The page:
Firsts and Seconds (FAS)The best and most expensive grade. Boards 6" and wider, 8' and longer. Yields 83-1/3 percent of clear face cuttings with minimum sizes of 4" x 5', or 3" x 7'. Suitable for fine furniture, cabinetry and applications where clear, wide boards are needed.
Face side is FAS, back side is No. 1 Common. Boards are 4" and wider , 6' and longer. Yields 83-1/3 percent clear face cuttings with minimum sizes of 4" x 5', or 3" x 7'. A cost effective substitute for FAS when only one good face is required.
No. 1 Common
A typical thrift or "shop" grade. Boards are 3" and wider, 4' and longer. Yields 66-2/3 percent clear face cuttings with minimum sizes of 4" x 2', or 3" x 3'. Provides good value, especially if relatively small pieces can be used.
No. 2A & 2B Common
Boards are 3" and wider, 4' and longer. Yields 50 percent clear face cuttings 3" and wider by 2' and longer. Suitable for some paneling and flooring applications.
Same requirements as #1 Common and better but wormholes, limited sound knots and other imperfections allowed. Not commonly available.
No. 3A Common
Boards are 3" and wider, 4' and longer. Yields 33-1/3 percent clear face cuttings 3" and wider by 2' and longer. Economical choice for rough utility applications:, crates, palettes, fencing, etc.
No. 3B Common
Boards are 3" and wider, 4' and longer. Yields 25 percent clear face cuttings 1-1/2" and wider by 2' and longer. Applications same as No. 3A Common.
No. 1 (Construction)
Moderate-sized tight knots. Paints well. Used for siding, cornice, shelving, paneling, some furniture.
No. 2 (Standard)
Knots larger and more numerous. Paints fair. Similar uses as No. 1.
No. 3 (Utility)
Splits and knotholes present. Does not take paint well. Used for crates, sheathing, sub-flooring, small furniture parts.
No. 4 (Economy)
Numerous splits and knotholes. Large waste areas. Does not take paint well. Used for sheathing, sub flooring, concrete form work.
No. 5 (Economy)
Larger waste areas and coarser defects. Not really paintable. Applications are similar to No. 5.
No knots, splits, or other visible defects. Used for fine furniture, exposed cabinetry, trim, flooring
A few, small defects but nearly perfect. Used for fine furniture, exposed cabinetry, trim, flooring.
Small tight knots. May be nearly perfect on one side. Used for most furniture, shelving, some trim and flooring.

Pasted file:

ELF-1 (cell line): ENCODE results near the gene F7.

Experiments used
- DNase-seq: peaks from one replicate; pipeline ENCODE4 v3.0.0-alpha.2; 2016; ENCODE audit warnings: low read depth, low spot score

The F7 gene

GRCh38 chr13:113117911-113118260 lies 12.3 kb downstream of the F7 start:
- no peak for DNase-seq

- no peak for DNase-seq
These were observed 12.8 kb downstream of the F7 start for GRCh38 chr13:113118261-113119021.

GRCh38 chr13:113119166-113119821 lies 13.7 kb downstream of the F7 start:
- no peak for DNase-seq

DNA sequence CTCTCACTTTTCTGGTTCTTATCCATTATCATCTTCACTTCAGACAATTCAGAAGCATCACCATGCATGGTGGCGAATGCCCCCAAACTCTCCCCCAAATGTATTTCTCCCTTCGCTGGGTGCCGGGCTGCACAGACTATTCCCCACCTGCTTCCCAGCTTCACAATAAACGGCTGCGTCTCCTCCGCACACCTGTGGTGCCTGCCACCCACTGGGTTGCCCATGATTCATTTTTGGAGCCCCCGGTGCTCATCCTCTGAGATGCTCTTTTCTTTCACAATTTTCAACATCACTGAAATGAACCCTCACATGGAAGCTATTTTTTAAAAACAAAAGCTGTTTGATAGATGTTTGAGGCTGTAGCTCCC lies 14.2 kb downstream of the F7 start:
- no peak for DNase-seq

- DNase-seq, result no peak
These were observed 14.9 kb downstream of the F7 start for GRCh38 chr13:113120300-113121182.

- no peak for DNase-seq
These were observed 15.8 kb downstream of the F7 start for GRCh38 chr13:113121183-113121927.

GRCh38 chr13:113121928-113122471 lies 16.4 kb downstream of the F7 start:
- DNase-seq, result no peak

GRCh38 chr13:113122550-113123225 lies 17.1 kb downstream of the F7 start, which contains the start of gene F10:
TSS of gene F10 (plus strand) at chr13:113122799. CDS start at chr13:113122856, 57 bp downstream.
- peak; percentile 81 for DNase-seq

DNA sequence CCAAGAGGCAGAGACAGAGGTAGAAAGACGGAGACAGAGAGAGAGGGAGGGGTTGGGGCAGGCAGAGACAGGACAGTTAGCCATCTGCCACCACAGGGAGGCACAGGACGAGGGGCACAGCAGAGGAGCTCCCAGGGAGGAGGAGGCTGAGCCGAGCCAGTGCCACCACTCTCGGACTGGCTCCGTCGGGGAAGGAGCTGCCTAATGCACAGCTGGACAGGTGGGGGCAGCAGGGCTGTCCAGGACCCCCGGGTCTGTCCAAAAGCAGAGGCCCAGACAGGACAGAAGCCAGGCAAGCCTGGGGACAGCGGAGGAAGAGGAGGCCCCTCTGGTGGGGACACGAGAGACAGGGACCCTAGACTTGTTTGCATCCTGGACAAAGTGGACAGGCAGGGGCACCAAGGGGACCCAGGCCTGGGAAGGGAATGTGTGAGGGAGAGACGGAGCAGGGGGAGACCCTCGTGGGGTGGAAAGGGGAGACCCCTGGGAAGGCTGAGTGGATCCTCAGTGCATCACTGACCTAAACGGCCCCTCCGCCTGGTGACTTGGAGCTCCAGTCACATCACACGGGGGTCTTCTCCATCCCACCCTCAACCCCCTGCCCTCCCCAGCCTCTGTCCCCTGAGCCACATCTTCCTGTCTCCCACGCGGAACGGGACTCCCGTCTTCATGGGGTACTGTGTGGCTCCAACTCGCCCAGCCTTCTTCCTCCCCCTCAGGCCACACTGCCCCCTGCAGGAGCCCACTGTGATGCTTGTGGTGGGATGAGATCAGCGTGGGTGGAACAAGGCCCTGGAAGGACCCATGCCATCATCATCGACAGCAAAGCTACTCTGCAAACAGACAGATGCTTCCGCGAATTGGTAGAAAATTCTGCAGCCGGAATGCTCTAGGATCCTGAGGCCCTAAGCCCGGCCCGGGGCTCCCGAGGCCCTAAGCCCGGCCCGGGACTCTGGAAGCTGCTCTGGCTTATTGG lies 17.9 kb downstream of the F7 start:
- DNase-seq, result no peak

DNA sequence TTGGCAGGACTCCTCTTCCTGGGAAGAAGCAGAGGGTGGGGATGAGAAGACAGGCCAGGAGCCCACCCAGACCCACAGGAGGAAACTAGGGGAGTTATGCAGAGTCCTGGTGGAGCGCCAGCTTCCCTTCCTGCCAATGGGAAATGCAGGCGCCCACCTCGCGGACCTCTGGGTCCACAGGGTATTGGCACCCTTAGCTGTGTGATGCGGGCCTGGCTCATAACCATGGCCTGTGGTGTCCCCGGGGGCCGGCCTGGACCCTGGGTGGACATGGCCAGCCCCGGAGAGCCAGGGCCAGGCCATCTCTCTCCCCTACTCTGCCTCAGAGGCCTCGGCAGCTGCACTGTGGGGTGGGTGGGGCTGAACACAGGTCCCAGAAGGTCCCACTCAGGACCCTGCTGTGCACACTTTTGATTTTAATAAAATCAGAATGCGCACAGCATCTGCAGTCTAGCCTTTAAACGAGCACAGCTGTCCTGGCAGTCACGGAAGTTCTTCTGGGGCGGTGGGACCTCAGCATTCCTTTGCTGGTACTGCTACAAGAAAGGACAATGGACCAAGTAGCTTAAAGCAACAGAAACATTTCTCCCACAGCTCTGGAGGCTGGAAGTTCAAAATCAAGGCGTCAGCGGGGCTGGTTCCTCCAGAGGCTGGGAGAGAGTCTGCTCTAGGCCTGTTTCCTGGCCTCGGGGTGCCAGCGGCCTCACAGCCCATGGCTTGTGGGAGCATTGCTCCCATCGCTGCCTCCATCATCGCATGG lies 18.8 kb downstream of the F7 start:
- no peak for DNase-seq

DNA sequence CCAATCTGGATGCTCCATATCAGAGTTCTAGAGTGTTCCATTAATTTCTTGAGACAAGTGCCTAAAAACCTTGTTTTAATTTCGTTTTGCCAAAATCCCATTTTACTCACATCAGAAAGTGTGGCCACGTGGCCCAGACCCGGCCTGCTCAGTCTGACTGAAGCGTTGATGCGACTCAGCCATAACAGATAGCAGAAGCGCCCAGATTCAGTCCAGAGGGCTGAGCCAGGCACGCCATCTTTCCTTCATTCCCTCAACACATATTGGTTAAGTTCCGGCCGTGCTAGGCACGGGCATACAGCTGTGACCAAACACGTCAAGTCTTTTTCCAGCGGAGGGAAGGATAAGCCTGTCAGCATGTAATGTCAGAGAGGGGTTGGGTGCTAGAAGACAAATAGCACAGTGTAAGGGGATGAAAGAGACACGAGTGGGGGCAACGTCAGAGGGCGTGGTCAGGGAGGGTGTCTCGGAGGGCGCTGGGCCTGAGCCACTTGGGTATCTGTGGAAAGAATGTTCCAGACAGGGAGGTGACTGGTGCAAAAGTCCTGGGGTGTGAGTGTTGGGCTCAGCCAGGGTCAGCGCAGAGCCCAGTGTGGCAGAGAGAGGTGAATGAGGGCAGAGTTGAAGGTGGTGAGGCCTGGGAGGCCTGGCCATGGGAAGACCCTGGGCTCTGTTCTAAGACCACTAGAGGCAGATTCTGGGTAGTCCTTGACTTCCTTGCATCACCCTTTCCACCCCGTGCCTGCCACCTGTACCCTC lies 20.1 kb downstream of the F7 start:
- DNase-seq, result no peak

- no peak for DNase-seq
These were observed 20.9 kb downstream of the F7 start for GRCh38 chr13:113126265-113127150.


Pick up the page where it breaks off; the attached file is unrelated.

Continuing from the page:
More numerous "pin" knots and other small blemishes. May be used for some furniture, shelving, some trim and flooring.
Veneer Grade Characteristics
Smooth natural finish select heartwood or sapwood veneer, free of open defects. This grade does not allow more than six wood-only repairs per 4 ft. x 8 ft. panel. Grain and color must be well matched.
Smooth paint-grade veneer; may be used natural for less demanding applications. No more than 18 repairs per 4 ft. x 8 ft. panel.
Solid surface veneer. This grade allows tight knots (no more than 1 inch. in diameter), round repair plugs and shims. Permits repairs of minor splits.
C-Plugged Upgraded "C" veneer
Splits limited to 1/8 inch max. width. No knotholes or borer holes permitted larger than 1/4 x 1/2 inch. Synthetic repairs permitted, as well as some limited broken grain.
This veneer can have tight knots up to 1 1/2 inches in diameter, and knotholes up to 1 inch across the grain, or up to 1 1/2 inches if the total width of knots and knotholes is within specified limits. Wood and/or synthetic repairs allowed. Discoloration and sanding defects which to not impair strength are allowed.
This grade allows knots and knotholes up to 2 1/2 inches width across the grain as well as limited splits and stitches, and is limited to interior or Exposure 1 panels.
Fully waterproof bond. Designed for applications where panels are subject to permanent ongoing exposure to moisture.
Exterior - Exposure 1
Fully waterproof bond, but not intended for permanent ongoing exposure to moisture.
Exterior - Exposure 2
Interior type with intermediate glue. Intended for protected applications where only slight exposure to moisture is likely to occur.
Designed for interior applications only.
Article provided by Chris Messier - Messman